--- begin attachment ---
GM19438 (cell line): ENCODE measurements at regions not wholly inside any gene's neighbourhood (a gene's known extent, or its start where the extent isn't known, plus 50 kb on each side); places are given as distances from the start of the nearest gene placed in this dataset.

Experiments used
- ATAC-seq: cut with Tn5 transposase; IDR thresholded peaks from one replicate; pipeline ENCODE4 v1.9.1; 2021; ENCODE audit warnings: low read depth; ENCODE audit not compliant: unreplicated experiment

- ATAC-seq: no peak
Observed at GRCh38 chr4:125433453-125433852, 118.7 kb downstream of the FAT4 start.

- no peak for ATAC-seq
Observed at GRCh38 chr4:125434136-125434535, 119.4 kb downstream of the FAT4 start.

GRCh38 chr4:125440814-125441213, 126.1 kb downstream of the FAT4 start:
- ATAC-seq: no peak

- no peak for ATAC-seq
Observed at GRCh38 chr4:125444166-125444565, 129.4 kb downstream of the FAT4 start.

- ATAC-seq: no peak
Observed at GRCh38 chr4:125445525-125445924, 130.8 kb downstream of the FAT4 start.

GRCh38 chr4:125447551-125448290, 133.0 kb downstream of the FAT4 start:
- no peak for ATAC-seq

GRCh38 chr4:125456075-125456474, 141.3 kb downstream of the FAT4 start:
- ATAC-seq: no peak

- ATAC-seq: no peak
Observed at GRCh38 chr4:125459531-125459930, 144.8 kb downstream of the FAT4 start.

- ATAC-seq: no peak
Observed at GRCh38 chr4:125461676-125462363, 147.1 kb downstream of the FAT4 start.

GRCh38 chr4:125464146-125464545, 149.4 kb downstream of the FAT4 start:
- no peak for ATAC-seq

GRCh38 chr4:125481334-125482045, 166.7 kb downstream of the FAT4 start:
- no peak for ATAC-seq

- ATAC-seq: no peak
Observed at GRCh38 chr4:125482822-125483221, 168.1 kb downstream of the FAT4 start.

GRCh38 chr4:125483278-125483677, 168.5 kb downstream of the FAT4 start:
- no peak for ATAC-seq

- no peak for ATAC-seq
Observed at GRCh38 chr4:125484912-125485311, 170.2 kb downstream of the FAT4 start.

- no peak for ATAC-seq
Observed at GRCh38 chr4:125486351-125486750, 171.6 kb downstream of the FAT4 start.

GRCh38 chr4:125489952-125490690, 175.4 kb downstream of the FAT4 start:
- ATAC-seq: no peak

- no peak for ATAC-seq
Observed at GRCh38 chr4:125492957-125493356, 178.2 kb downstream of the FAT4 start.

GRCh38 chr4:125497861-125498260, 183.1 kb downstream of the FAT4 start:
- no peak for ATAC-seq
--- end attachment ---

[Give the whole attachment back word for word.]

GM19438 (cell line): ENCODE measurements at regions not wholly inside any gene's neighbourhood (a gene's known extent, or its start where the extent isn't known, plus 50 kb on each side); places are given as distances from the start of the nearest gene placed in this dataset.

Experiments used
- ATAC-seq: cut with Tn5 transposase; IDR thresholded peaks from one replicate; pipeline ENCODE4 v1.9.1; 2021; ENCODE audit warnings: low read depth; ENCODE audit not compliant: unreplicated experiment

- ATAC-seq: no peak
Observed at GRCh38 chr4:125433453-125433852, 118.7 kb downstream of the FAT4 start.

- no peak for ATAC-seq
Observed at GRCh38 chr4:125434136-125434535, 119.4 kb downstream of the FAT4 start.

GRCh38 chr4:125440814-125441213, 126.1 kb downstream of the FAT4 start:
- ATAC-seq: no peak

- no peak for ATAC-seq
Observed at GRCh38 chr4:125444166-125444565, 129.4 kb downstream of the FAT4 start.

- ATAC-seq: no peak
Observed at GRCh38 chr4:125445525-125445924, 130.8 kb downstream of the FAT4 start.

GRCh38 chr4:125447551-125448290, 133.0 kb downstream of the FAT4 start:
- no peak for ATAC-seq

GRCh38 chr4:125456075-125456474, 141.3 kb downstream of the FAT4 start:
- ATAC-seq: no peak

- ATAC-seq: no peak
Observed at GRCh38 chr4:125459531-125459930, 144.8 kb downstream of the FAT4 start.

- ATAC-seq: no peak
Observed at GRCh38 chr4:125461676-125462363, 147.1 kb downstream of the FAT4 start.

GRCh38 chr4:125464146-125464545, 149.4 kb downstream of the FAT4 start:
- no peak for ATAC-seq

GRCh38 chr4:125481334-125482045, 166.7 kb downstream of the FAT4 start:
- no peak for ATAC-seq

- ATAC-seq: no peak
Observed at GRCh38 chr4:125482822-125483221, 168.1 kb downstream of the FAT4 start.

GRCh38 chr4:125483278-125483677, 168.5 kb downstream of the FAT4 start:
- no peak for ATAC-seq

- no peak for ATAC-seq
Observed at GRCh38 chr4:125484912-125485311, 170.2 kb downstream of the FAT4 start.

- no peak for ATAC-seq
Observed at GRCh38 chr4:125486351-125486750, 171.6 kb downstream of the FAT4 start.

GRCh38 chr4:125489952-125490690, 175.4 kb downstream of the FAT4 start:
- ATAC-seq: no peak

- no peak for ATAC-seq
Observed at GRCh38 chr4:125492957-125493356, 178.2 kb downstream of the FAT4 start.

GRCh38 chr4:125497861-125498260, 183.1 kb downstream of the FAT4 start:
- no peak for ATAC-seq